What Types of Limitations Would the Proposed Rule Cover?
The proposed rule does not address eligibility criteria such as attendance requirements or academic standing requirements for student athletes. It addresses only criteria related to how a student’s sex is determined for team-eligibility purposes. This would include any eligibility requirements based on a student’s sex or sex characteristics.
Examples of criteria that might trigger the rule include:
- A requirement that transgender students participate on the team consistent with their sex assigned at birth
- A requirement limiting or denying a student’s eligibility for a male or female team based on a sex marker on an identification document, such as a birth certificate, passport, or driver’s license
- Criteria requiring physical examinations or medical testing or treatment related to a student’s sex characteristics if the results of such examinations or testing or requiring such treatment could be used to limit or deny a student’s eligibility to participate consistent with their gender identity, and
- A rule prohibiting transgender girls who have gone through puberty from participating on girls’ teams.
The commentary clarifies that a student need not be excluded from participation to trigger the proposed regulation. For example, the rule would apply if a student is allowed to participate in some, but not all, competitions.
What Types of Limitations Might Survive the Proposed Rule?
The proposed rule’s preamble provides insight into what limitations might survive scrutiny under the new standard. Specifically, the Department made the following comments based on levels of sports:
- Elementary School: The Department said it expects that elementary school students generally would be able to participate on athletic teams consistent with their gender identity.
- Middle School: Additionally, the preamble to the proposed rule says that it would be “particularly difficult” to exclude students from participation based on gender identity “immediately following elementary school.” Although limits to “no cut” teams that allow all students to join might not survive, some middle school teams might justify limitations.
- High School and College: The Department suggested that it would be more difficult for a school to show a need for sex-related eligibility criteria that restrict students from participating consistent with their gender identity at lower levels of competition, such as JV teams and intramural teams. However, the preamble suggests that the rules would allow limitations for other high school and college teams if the above standards are met.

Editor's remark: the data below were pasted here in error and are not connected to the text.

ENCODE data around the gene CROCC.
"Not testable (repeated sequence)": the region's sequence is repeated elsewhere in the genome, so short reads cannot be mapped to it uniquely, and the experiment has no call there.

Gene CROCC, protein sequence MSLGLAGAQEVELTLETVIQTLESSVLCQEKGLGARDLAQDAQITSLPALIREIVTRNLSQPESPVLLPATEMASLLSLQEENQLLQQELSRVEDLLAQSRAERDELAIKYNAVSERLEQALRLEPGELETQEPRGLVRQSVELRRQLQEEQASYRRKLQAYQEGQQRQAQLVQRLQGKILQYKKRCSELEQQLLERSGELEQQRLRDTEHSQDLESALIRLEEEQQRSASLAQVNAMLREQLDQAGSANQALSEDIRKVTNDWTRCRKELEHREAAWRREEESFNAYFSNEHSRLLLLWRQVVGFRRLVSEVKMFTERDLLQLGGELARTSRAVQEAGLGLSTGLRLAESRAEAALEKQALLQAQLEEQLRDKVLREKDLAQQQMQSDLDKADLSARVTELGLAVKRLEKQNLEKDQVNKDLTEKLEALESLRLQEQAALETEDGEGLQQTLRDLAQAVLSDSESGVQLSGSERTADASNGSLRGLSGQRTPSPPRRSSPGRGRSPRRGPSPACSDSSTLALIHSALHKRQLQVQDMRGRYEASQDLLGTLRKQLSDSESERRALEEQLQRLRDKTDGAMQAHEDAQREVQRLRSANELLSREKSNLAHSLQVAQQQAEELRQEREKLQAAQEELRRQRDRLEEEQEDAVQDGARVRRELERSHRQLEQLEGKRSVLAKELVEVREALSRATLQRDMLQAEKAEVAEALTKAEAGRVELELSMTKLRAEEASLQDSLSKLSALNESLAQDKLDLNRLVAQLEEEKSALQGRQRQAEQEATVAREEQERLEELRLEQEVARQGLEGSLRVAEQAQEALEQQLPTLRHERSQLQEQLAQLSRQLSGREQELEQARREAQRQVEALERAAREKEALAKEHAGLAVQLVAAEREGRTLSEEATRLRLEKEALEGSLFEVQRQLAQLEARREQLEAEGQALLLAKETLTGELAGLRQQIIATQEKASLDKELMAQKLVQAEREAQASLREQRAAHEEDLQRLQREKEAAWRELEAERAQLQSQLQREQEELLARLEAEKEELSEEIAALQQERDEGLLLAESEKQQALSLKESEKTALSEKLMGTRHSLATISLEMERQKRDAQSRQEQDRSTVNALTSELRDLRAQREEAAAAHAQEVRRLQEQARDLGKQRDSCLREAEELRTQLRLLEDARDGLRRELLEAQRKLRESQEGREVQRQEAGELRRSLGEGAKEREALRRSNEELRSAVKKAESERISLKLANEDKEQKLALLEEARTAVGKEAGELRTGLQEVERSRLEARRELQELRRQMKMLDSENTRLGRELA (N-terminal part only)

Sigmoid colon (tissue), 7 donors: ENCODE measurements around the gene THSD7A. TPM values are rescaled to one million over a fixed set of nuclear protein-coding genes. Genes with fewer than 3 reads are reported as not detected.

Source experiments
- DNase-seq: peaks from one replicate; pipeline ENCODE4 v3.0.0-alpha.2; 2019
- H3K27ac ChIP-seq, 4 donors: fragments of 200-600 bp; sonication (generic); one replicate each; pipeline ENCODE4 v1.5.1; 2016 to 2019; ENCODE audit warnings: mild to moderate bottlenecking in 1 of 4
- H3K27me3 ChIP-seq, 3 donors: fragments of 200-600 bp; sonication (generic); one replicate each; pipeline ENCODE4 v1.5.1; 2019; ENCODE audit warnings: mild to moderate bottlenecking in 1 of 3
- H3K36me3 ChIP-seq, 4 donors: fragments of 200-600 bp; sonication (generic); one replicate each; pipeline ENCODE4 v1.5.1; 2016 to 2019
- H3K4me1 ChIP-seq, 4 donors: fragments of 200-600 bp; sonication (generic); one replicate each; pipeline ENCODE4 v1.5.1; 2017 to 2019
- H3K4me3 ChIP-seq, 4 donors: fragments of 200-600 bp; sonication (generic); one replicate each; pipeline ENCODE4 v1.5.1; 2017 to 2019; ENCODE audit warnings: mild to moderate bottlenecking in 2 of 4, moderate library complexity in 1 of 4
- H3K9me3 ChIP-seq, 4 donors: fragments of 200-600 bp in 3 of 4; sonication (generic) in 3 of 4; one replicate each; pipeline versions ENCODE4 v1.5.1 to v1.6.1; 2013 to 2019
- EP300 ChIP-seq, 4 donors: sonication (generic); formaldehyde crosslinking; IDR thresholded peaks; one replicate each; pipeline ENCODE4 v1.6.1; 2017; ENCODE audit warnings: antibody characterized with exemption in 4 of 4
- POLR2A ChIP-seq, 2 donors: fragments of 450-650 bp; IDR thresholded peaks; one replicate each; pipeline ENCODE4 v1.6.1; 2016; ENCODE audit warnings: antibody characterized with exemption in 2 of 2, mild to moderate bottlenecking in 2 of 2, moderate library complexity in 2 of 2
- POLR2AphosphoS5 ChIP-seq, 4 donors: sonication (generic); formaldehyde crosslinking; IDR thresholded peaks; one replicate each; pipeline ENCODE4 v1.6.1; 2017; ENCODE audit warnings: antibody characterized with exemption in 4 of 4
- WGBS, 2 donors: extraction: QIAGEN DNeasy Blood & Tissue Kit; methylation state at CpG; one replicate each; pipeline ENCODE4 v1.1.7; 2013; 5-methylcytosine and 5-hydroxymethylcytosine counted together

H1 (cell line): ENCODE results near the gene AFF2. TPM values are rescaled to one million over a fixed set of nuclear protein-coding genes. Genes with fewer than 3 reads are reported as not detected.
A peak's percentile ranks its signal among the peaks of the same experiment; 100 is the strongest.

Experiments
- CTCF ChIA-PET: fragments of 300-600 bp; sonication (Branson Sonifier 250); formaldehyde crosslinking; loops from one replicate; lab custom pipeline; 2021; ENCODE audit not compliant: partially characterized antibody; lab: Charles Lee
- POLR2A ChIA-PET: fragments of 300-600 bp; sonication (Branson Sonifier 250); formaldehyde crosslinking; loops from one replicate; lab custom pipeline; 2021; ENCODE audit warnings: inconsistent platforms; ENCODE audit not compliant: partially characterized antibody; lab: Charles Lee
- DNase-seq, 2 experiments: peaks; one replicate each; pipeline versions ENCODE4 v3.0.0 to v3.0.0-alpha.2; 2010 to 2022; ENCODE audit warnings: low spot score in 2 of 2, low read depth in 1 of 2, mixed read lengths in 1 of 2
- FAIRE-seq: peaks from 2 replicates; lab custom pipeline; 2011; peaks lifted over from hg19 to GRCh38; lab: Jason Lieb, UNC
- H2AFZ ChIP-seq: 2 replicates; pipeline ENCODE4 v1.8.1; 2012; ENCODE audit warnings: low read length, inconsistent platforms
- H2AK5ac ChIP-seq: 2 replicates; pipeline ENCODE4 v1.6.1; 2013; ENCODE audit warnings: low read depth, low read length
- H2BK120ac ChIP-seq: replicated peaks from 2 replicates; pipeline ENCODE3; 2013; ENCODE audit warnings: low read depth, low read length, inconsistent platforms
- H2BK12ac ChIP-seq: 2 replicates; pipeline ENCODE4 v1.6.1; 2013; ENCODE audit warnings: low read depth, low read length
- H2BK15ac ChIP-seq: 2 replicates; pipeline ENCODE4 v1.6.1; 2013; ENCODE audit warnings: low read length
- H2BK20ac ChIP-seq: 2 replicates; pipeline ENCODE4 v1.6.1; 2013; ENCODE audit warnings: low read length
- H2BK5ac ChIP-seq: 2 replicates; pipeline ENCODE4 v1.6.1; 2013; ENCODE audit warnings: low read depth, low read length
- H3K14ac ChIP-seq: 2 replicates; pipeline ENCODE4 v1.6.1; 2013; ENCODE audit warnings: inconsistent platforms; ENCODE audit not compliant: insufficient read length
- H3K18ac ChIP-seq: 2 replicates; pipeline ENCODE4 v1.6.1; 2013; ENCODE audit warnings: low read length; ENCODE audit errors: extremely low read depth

How Would the Proposed Rule Impact Intersex or Non-Binary Student Athletes?
The proposed rule is clear that the same test would apply to rules that limit or deny a nonbinary student’s eligibility to participate on a team consistent with their gender identity. It does not provide insight into how issues relevant to these types of gender identities could impact the analysis required by the proposed rule.
How Would the Proposed Rule Impact State Law?
The proposed rule was released the day after Kansas became the twentieth state with a law banning transgender students from participating in the sport team matching their gender identity. Texas, for example, has, for almost a year and a half, required student athletes to play on teams that match their sex listed on a birth certificate issued near the time of birth.
If the rule is adopted, it would immediately override these state laws. The U.S. Constitution establishes the federal government as the supreme law of the land. This means that federal laws take precedence over state laws when there is a conflict between the two. Although the rule, once finalized, could face legal challenges, until a court enjoins enforcement of the rule it would be the “supreme law of the land.”
Is the Rule Currently in Effect?
No. The rule is in proposed form, and so is not current law that schools must follow. The Department must allow the public to comment on the rule and may change the rule based on comments received. Once the notice of proposed rulemaking is published in the Federal Register, the public will have 30 days to submit comments on the proposed rule. The Department then must review and analyze all comments in preparing a final rule.
For more information about the proposed rule and how it could affect your educational institution, contact the authors of this post or any other Thompson & Horton attorney.